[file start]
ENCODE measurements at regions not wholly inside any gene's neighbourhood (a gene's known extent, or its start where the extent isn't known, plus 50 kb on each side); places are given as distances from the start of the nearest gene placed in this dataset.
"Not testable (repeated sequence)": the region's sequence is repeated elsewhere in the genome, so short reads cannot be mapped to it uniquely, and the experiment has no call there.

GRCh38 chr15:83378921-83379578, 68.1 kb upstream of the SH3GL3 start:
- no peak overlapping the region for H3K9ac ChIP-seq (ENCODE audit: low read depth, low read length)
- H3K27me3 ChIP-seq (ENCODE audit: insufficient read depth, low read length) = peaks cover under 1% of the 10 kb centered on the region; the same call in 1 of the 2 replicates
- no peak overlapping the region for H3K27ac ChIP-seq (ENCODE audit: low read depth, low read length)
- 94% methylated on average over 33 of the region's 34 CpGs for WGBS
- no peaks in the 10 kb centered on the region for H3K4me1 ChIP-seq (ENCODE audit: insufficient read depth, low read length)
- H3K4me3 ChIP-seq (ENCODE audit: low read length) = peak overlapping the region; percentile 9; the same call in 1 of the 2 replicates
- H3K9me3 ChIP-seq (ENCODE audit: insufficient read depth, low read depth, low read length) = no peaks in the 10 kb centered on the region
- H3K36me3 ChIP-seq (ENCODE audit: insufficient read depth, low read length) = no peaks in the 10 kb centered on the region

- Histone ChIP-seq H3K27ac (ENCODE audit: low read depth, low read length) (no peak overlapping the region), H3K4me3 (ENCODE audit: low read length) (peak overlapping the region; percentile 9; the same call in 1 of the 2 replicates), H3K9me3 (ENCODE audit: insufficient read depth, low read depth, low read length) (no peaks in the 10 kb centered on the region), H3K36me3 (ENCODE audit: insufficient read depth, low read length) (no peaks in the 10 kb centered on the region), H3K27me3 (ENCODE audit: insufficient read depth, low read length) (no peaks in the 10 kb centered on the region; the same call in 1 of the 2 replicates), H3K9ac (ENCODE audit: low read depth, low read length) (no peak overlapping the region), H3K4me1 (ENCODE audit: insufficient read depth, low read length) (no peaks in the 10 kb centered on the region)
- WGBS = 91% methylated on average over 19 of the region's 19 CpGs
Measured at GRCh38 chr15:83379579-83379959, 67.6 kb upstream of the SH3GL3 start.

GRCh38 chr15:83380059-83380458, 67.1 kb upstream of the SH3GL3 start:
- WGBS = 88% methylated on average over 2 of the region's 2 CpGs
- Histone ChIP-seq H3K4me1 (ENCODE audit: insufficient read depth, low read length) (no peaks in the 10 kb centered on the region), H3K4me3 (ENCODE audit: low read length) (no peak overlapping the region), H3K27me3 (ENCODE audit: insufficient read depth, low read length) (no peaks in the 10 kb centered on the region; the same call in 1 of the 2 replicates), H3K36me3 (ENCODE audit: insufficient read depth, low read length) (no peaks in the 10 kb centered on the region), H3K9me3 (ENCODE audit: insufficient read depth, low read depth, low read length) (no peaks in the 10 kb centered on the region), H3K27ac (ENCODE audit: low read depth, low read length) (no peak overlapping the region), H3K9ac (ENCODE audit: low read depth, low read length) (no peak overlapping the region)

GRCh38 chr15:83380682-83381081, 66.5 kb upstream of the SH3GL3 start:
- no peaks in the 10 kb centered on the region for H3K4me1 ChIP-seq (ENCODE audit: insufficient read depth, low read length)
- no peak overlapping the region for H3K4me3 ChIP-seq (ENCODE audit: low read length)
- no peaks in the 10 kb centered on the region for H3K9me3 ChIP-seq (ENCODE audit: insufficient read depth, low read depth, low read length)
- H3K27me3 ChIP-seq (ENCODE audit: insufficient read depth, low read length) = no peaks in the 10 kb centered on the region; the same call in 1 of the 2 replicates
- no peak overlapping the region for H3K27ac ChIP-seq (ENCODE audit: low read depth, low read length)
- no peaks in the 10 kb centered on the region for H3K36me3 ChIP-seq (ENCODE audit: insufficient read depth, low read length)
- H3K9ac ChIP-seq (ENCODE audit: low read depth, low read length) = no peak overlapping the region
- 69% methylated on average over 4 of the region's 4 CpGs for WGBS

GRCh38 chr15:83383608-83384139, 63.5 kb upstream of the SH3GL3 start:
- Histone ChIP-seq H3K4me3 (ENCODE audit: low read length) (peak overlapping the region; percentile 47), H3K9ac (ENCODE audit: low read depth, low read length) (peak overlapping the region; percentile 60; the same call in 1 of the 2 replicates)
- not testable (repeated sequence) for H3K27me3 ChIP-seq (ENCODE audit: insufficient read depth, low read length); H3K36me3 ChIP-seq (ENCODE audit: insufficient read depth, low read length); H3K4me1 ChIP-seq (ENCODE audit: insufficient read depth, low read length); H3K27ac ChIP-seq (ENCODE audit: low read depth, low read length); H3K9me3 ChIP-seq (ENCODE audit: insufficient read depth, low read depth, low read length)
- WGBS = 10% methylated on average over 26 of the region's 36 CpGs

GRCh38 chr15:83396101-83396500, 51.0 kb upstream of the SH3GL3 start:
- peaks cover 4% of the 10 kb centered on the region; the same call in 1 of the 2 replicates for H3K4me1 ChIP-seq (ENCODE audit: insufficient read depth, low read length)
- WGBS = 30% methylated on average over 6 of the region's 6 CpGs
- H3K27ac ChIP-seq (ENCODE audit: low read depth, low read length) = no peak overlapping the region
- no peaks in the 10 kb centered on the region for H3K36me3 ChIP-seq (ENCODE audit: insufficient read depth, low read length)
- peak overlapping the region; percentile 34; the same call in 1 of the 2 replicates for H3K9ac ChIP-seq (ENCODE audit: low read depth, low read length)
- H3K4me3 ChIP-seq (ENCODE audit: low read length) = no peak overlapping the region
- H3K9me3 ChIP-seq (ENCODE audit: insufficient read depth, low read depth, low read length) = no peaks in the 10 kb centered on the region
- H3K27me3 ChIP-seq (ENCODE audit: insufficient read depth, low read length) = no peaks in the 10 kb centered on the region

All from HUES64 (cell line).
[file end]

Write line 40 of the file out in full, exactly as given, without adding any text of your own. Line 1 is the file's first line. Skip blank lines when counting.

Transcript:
All from HUES64 (cell line).